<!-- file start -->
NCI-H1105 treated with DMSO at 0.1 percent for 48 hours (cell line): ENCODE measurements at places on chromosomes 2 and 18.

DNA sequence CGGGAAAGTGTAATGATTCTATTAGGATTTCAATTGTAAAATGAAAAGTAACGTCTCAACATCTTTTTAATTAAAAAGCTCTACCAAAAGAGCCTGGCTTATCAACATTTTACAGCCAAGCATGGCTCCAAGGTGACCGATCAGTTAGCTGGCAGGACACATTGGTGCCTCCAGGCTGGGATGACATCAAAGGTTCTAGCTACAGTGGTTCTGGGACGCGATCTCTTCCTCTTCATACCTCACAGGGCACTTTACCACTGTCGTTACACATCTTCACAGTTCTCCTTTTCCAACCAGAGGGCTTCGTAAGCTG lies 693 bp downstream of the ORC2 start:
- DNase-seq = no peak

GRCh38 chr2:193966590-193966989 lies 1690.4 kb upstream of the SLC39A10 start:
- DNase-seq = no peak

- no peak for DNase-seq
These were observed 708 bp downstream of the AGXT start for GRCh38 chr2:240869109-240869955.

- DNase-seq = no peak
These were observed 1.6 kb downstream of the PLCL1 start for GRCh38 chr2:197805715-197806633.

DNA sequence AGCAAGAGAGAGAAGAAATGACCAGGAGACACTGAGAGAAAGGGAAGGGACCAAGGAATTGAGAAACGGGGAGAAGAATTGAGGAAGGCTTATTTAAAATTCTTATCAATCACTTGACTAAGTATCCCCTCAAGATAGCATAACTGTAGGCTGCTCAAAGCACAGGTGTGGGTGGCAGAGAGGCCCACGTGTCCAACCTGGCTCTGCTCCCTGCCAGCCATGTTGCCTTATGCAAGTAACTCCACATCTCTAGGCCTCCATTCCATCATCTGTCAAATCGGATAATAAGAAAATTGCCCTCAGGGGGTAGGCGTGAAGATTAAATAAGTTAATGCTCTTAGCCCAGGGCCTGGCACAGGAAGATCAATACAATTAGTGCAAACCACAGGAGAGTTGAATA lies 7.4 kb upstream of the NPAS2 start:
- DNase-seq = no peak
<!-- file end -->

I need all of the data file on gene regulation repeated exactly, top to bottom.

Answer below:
NCI-H1105 treated with DMSO at 0.1 percent for 48 hours (cell line): ENCODE measurements at places on chromosomes 2 and 18.

DNA sequence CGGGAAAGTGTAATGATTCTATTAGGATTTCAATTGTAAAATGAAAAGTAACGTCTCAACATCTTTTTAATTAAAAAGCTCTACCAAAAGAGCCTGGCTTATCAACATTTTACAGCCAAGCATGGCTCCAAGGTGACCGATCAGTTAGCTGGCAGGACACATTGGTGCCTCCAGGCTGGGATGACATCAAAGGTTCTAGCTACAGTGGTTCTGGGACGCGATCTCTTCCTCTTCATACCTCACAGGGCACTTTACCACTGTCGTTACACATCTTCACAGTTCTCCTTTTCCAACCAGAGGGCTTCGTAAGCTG lies 693 bp downstream of the ORC2 start:
- DNase-seq = no peak

GRCh38 chr2:193966590-193966989 lies 1690.4 kb upstream of the SLC39A10 start:
- DNase-seq = no peak

- no peak for DNase-seq
These were observed 708 bp downstream of the AGXT start for GRCh38 chr2:240869109-240869955.

- DNase-seq = no peak
These were observed 1.6 kb downstream of the PLCL1 start for GRCh38 chr2:197805715-197806633.

DNA sequence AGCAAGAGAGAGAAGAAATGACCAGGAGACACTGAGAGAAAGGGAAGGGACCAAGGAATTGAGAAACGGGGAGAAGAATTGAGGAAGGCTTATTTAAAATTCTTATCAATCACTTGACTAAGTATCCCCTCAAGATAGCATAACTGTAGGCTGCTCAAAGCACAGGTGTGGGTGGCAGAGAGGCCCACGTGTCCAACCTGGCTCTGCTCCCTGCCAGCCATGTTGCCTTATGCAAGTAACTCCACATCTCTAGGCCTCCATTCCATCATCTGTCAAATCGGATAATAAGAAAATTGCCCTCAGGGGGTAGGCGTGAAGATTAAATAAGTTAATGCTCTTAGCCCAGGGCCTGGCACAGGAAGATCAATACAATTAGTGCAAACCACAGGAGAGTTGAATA lies 7.4 kb upstream of the NPAS2 start:
- DNase-seq = no peak